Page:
Valby Summer Jazz 2012: Copenhagen, Denmark, July 6-15, 2012
Prøvehallen in Valby and The Betty Nansen Theatre
July 6-15, 2012
Good things tend to grow, at least when there's passion and dedication involved, and Valby Summer Jazz, which primarily takes place at the outskirts of Copenhagen in the suburb of Valby, is indeed a labor of love that has become so prominent that it almost outshines its big brother, the Copenhagen Jazz Festival.
The first edition of Valby Summer Jazz took place in 2010, and from the beginning the ambitions were high. At that time, names like guitarist John Abercrombie, bassist Scott Colley and saxophonists Bobby Watson and Chris Potter stopped by the festival, while the next year saw visits from the likes of guitarist Ben Monder, saxophonist David Sanchez and trumpeters Dave Douglas and Alex Sipiagin.
2012 found the festival in its boldest incarnation yet. Besides the usual venue, Prøvehallen in Valby, another stage was added: the Betty Nansen Theatre, which was located in Frederiksberg, Copenhagen. Here, performances with saxophonist Lee Konitz and drummer Brian Blade took place.
While the festival branched out to include the inner city of Copenhagen, the heart of the festival still lay in the suburb of Valby where artists like bassist Miroslav Vitous and guitarist Jim Hall worked in constellations with pianist Kenny Werner and saxophonist Benjamin Koppel, who are both musical directors and the creative forces behind the festival. In the program, the aim of the festival was described as a place where: "Musicians meet in unique and completely new ensembles with the aim to reinvent jazz and the way jazz emerges with other artistic genres." Indeed, the festival could also be seen as a manifestation of the musical friendship between Koppel and Werner. By now, the two have worked together for many years and play with telepathic understanding and prowess.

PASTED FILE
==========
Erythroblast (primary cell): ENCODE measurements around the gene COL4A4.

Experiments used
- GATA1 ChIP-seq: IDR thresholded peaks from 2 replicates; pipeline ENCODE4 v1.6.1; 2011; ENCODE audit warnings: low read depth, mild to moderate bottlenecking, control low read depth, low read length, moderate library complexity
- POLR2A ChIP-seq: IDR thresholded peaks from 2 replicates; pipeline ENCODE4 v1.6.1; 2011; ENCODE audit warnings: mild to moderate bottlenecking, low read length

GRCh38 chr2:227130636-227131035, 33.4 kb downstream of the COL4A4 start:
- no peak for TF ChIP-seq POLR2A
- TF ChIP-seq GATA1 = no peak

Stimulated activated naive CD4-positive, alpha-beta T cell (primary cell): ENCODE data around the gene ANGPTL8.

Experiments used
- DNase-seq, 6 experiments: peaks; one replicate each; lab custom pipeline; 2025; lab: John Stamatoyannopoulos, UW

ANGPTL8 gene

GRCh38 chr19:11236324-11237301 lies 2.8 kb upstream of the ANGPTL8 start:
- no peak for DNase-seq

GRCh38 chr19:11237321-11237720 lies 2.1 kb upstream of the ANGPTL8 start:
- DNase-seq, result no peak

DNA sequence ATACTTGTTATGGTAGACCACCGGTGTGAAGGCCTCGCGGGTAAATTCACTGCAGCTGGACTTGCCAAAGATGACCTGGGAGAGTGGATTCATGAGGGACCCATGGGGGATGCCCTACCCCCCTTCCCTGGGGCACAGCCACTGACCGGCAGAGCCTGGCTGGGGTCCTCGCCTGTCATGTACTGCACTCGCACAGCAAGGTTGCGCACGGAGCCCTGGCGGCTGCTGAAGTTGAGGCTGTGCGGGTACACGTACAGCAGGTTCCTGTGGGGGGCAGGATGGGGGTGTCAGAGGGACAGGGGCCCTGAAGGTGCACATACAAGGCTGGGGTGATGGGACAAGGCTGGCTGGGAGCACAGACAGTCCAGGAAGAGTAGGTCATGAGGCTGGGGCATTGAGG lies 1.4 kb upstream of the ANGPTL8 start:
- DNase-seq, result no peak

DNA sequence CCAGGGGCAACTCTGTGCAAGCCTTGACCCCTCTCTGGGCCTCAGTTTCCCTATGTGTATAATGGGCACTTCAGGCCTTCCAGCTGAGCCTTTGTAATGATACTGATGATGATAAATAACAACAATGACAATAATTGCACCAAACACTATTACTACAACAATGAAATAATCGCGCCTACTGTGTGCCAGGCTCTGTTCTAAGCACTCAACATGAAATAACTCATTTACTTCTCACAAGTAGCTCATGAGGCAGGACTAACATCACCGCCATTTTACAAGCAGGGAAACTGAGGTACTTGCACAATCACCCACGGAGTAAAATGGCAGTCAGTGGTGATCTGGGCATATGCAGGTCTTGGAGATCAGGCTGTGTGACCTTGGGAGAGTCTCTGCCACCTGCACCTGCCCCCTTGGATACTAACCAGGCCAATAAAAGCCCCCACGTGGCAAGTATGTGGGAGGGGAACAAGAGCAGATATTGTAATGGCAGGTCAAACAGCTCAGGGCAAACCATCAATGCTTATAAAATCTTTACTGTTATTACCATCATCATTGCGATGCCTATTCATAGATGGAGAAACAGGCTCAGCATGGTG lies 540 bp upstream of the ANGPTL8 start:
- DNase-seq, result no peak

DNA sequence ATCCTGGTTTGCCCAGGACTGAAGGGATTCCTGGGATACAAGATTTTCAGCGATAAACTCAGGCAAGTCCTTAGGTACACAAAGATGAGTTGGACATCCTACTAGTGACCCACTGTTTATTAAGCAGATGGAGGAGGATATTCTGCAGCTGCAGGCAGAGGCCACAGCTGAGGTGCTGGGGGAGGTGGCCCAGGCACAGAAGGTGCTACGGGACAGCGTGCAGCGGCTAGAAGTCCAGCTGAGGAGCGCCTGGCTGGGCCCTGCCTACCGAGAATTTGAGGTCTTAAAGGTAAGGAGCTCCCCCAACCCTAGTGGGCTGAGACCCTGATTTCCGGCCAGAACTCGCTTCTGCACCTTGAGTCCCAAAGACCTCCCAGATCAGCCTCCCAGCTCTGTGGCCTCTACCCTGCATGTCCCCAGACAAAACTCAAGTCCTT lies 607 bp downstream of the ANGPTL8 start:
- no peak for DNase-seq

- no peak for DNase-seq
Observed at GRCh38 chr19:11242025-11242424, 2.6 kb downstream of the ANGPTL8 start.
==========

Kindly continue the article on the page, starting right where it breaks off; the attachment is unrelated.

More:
Metaphorically speaking, a festival can be seen as disparate collection of musical stories. Sometimes, there may be an overriding idea in the shape of a theme, but a narrative as such is often missing. Valby Summer Jazz was interesting because it offered a unique sense of continuity. Koppel and Werner participated in all the concerts played at the festivalexcept the one played by Brian Blade and The Fellowship Band. They could be seen as the main characters in a musical novel where the lineup was constantly changing, but the narrative core remained the same. Of course, this much spotlight on two musicians required a lot of stamina, but Koppel and Werner were up for the task and thankfully knew how to vary both constellations and their own playing. Listening to them, there was constantly a fountain of fresh ideas on display and they were often caught smiling or nodding at each other as the musical stories unfolded.
Hammond Delight in Poetic Landscapes
The first two days of the festival presented Koppel and Werner in different settings with Hammond organ, an instrument played by no other than Koppel's own dad, Anders Koppel. Anders Koppel recently released Everything is Subject to Change (Cowbell Music, 2012)with a quartet consisting of himself, Benjamin Koppel, Kenny Werner and percussionist Jacob Andersenwhich formed the basis of a concert that found the group stretching out on epic explorations of great depth and beauty, only occasionally disturbed by a ringing mobile phone, which a careless member of the audience forgot to turn offtwice.